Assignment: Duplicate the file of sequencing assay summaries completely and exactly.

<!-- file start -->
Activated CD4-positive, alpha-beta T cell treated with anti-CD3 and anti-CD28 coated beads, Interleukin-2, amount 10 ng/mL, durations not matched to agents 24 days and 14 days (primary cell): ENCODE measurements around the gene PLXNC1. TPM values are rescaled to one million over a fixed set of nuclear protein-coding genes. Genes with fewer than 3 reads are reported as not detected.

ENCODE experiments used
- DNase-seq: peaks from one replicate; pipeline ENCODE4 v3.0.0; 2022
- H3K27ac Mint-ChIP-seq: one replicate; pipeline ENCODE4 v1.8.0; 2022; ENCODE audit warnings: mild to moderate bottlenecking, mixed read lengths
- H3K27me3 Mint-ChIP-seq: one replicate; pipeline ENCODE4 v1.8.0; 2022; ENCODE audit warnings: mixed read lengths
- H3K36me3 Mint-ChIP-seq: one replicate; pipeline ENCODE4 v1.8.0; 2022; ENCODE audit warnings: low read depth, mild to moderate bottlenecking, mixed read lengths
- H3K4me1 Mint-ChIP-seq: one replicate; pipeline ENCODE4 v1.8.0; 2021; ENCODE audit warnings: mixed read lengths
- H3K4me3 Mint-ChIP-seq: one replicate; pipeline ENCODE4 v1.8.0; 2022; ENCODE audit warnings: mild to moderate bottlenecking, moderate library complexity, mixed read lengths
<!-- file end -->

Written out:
Activated CD4-positive, alpha-beta T cell treated with anti-CD3 and anti-CD28 coated beads, Interleukin-2, amount 10 ng/mL, durations not matched to agents 24 days and 14 days (primary cell): ENCODE measurements around the gene PLXNC1. TPM values are rescaled to one million over a fixed set of nuclear protein-coding genes. Genes with fewer than 3 reads are reported as not detected.

ENCODE experiments used
- DNase-seq: peaks from one replicate; pipeline ENCODE4 v3.0.0; 2022
- H3K27ac Mint-ChIP-seq: one replicate; pipeline ENCODE4 v1.8.0; 2022; ENCODE audit warnings: mild to moderate bottlenecking, mixed read lengths
- H3K27me3 Mint-ChIP-seq: one replicate; pipeline ENCODE4 v1.8.0; 2022; ENCODE audit warnings: mixed read lengths
- H3K36me3 Mint-ChIP-seq: one replicate; pipeline ENCODE4 v1.8.0; 2022; ENCODE audit warnings: low read depth, mild to moderate bottlenecking, mixed read lengths
- H3K4me1 Mint-ChIP-seq: one replicate; pipeline ENCODE4 v1.8.0; 2021; ENCODE audit warnings: mixed read lengths
- H3K4me3 Mint-ChIP-seq: one replicate; pipeline ENCODE4 v1.8.0; 2022; ENCODE audit warnings: mild to moderate bottlenecking, moderate library complexity, mixed read lengths